Yeah. Let's go for the mobile phone - the 3G/4G. Now, what happens is that when you have a communication using your mobile phone, you could be standing say in a shopping centre, and the tower that you communicate with could be hundreds of metres away - in fact, even a bit further, depending upon where you stand. If you're out in the rural sector it could be even further. What happens is that the mobile tower doesn't know exactly where you are - it knows roughly where you are, but not exactly. So what it does is it sends out energy over an entire region in which you are standing somewhere. The reason it sends energy out could be significantly greater than just your little local spot. So there's a lot of wasted energy in this. It's sending out the signal to lots and lots of areas where obviously you aren't. Of course, there are people sharing that energy too. I should make that point, is that when there are lots and lots of people around, the energy efficiency of wireless 3G gets better. So going back to the point I was making is that the reason that 3G tends to be relatively energy inefficient is because it has to send out the signal to a very large area even though you're only at one spot. There's two ways of addressing that; one is you either reduce the size that the signal sent, and these are called small cells or nanocells and microcells. That's a technology which is being developed now. Or, you increase the number of people sharing that cell, which means that you do it in a city as compared to out in the country where there's only a couple of people. That's the general principal behind the energy consumption of wireless. Now, when we go to inside the house, it's a little bit different. Inside a house it is already a small cell, like your home wifi unit. It just sends out enough energy to cover your house - in some cases even less than your whole house. The difference there is that there's only one or two people using it, and you may recall I said a moment ago, you can improve the efficiency of wireless by having lots of people. Well, of course in a house there's always going to be only a couple of people. So the wireless system - the 3G system is inefficient because it's such large cells, even though there may be lots of people. The home unit is inefficient because even though it's a small cell, there's only a couple of people. To get to be energy efficient, what you need is a small cell on lots of people, and an example of that would be say a wifi internet cafe. You might have 30, 40, 50 users inside the one building and they're all sharing that energy. Likewise in an airport and places like that, and also in the centre of a city the telecommunications carriers normally deployed small cells. So they'll put a cell inside say each building down a street, and it covers a fairly small area, but of course the city's highly populated so it will be a good sharing of the signal there too.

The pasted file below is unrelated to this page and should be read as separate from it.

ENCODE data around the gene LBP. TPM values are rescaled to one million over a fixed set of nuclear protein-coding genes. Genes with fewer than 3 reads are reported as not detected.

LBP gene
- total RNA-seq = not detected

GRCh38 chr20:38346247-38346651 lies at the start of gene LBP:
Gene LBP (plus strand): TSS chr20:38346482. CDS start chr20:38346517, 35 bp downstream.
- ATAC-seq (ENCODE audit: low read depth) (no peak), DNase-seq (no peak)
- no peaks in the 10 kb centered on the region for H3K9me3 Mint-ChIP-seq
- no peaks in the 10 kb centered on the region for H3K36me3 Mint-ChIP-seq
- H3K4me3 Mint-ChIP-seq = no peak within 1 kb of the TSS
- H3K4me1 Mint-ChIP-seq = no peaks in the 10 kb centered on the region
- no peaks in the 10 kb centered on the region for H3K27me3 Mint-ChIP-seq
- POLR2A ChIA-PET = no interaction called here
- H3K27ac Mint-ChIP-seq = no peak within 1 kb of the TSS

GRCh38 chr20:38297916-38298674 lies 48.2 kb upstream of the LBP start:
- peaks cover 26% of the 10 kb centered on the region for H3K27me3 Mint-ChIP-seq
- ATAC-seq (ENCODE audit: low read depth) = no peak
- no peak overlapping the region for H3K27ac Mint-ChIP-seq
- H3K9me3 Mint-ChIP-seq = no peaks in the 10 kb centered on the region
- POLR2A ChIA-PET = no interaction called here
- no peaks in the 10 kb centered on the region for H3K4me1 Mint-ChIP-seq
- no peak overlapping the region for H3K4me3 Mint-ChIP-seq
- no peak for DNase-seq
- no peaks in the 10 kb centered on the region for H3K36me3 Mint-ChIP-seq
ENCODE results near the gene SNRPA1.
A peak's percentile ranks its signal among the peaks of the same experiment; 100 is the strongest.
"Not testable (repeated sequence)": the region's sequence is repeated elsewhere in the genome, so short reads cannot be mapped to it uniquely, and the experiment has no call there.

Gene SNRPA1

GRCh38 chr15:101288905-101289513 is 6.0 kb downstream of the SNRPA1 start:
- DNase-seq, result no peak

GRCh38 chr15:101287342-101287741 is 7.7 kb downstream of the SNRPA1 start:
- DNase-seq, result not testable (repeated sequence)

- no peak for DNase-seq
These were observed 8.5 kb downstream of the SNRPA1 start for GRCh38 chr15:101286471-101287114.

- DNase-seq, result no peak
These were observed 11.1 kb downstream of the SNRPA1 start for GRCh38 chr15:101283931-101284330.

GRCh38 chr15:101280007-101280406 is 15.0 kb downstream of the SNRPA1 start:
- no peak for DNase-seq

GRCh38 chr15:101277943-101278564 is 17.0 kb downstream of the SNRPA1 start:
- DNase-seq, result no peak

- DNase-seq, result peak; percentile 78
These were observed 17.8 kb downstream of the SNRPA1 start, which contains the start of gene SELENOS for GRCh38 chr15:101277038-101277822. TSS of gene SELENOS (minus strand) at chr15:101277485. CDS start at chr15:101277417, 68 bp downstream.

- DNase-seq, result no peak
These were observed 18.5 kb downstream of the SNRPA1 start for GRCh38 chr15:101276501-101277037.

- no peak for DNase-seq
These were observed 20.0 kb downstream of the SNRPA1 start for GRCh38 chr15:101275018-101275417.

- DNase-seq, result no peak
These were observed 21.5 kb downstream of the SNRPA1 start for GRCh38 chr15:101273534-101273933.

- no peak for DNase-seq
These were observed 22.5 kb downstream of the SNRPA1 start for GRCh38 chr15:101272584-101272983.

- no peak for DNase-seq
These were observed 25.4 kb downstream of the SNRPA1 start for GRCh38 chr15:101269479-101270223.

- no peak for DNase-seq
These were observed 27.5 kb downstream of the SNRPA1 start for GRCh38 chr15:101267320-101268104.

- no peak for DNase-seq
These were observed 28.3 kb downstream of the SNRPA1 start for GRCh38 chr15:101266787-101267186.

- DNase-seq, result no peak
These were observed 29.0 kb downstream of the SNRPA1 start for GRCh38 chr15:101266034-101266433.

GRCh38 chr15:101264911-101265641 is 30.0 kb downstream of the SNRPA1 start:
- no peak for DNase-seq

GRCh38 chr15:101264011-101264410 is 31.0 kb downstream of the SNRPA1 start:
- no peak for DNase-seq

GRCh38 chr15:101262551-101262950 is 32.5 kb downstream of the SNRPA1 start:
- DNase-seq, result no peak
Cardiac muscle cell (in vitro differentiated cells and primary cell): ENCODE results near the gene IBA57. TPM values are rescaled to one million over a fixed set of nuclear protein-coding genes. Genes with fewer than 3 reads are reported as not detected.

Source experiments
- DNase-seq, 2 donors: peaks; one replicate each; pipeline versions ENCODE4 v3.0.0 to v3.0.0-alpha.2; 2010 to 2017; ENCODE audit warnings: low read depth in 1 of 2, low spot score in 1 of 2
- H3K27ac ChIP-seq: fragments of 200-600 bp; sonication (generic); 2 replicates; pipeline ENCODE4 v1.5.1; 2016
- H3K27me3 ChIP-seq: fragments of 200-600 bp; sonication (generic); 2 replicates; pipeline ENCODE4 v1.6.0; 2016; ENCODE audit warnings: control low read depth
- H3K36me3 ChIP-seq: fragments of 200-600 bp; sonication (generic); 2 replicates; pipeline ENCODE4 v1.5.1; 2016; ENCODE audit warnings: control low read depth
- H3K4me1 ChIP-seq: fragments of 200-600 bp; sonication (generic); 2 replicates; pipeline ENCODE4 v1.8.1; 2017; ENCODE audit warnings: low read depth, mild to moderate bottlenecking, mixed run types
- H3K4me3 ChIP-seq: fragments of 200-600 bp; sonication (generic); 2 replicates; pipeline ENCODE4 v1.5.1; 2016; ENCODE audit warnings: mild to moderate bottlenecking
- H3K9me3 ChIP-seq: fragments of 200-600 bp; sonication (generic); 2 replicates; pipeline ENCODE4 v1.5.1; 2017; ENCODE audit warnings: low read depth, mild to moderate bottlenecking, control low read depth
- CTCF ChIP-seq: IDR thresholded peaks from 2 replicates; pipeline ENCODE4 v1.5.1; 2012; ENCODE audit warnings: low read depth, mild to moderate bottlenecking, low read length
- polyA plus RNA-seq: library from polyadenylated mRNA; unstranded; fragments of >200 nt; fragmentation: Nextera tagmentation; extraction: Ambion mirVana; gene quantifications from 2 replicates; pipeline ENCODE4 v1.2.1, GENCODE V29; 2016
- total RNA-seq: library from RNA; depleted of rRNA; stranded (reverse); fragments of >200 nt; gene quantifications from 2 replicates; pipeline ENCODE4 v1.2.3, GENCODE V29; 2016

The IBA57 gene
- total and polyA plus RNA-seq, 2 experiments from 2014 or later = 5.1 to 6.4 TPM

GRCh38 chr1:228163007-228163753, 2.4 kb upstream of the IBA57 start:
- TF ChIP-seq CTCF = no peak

SHANE HUNTINGTON
When you say inefficient and we're talking about the home use of something like a wireless transmitter, how does it compare to something like a two kilowatt air-conditioner unit running which is quite common in Australia during these months, or other things like a television or the laptop or computer itself?

KERRY HINTON